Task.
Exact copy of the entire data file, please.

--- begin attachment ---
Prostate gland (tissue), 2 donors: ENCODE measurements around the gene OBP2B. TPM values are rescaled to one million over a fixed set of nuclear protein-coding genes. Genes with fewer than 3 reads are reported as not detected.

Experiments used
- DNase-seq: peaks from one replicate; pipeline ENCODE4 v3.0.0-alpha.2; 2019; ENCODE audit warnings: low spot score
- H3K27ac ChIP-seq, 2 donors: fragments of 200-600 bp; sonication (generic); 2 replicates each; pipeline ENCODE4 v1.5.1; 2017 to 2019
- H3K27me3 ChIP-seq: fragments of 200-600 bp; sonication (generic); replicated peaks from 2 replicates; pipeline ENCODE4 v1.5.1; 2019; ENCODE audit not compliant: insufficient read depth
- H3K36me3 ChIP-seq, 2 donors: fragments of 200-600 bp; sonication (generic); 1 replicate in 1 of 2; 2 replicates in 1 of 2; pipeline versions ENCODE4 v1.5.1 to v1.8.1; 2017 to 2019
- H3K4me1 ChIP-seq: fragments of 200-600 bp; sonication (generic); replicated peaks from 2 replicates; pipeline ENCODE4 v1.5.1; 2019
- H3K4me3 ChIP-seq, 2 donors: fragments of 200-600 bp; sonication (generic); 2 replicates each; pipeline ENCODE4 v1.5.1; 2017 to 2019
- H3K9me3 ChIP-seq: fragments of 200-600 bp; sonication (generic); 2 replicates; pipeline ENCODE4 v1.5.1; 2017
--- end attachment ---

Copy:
Prostate gland (tissue), 2 donors: ENCODE measurements around the gene OBP2B. TPM values are rescaled to one million over a fixed set of nuclear protein-coding genes. Genes with fewer than 3 reads are reported as not detected.

Experiments used
- DNase-seq: peaks from one replicate; pipeline ENCODE4 v3.0.0-alpha.2; 2019; ENCODE audit warnings: low spot score
- H3K27ac ChIP-seq, 2 donors: fragments of 200-600 bp; sonication (generic); 2 replicates each; pipeline ENCODE4 v1.5.1; 2017 to 2019
- H3K27me3 ChIP-seq: fragments of 200-600 bp; sonication (generic); replicated peaks from 2 replicates; pipeline ENCODE4 v1.5.1; 2019; ENCODE audit not compliant: insufficient read depth
- H3K36me3 ChIP-seq, 2 donors: fragments of 200-600 bp; sonication (generic); 1 replicate in 1 of 2; 2 replicates in 1 of 2; pipeline versions ENCODE4 v1.5.1 to v1.8.1; 2017 to 2019
- H3K4me1 ChIP-seq: fragments of 200-600 bp; sonication (generic); replicated peaks from 2 replicates; pipeline ENCODE4 v1.5.1; 2019
- H3K4me3 ChIP-seq, 2 donors: fragments of 200-600 bp; sonication (generic); 2 replicates each; pipeline ENCODE4 v1.5.1; 2017 to 2019
- H3K9me3 ChIP-seq: fragments of 200-600 bp; sonication (generic); 2 replicates; pipeline ENCODE4 v1.5.1; 2017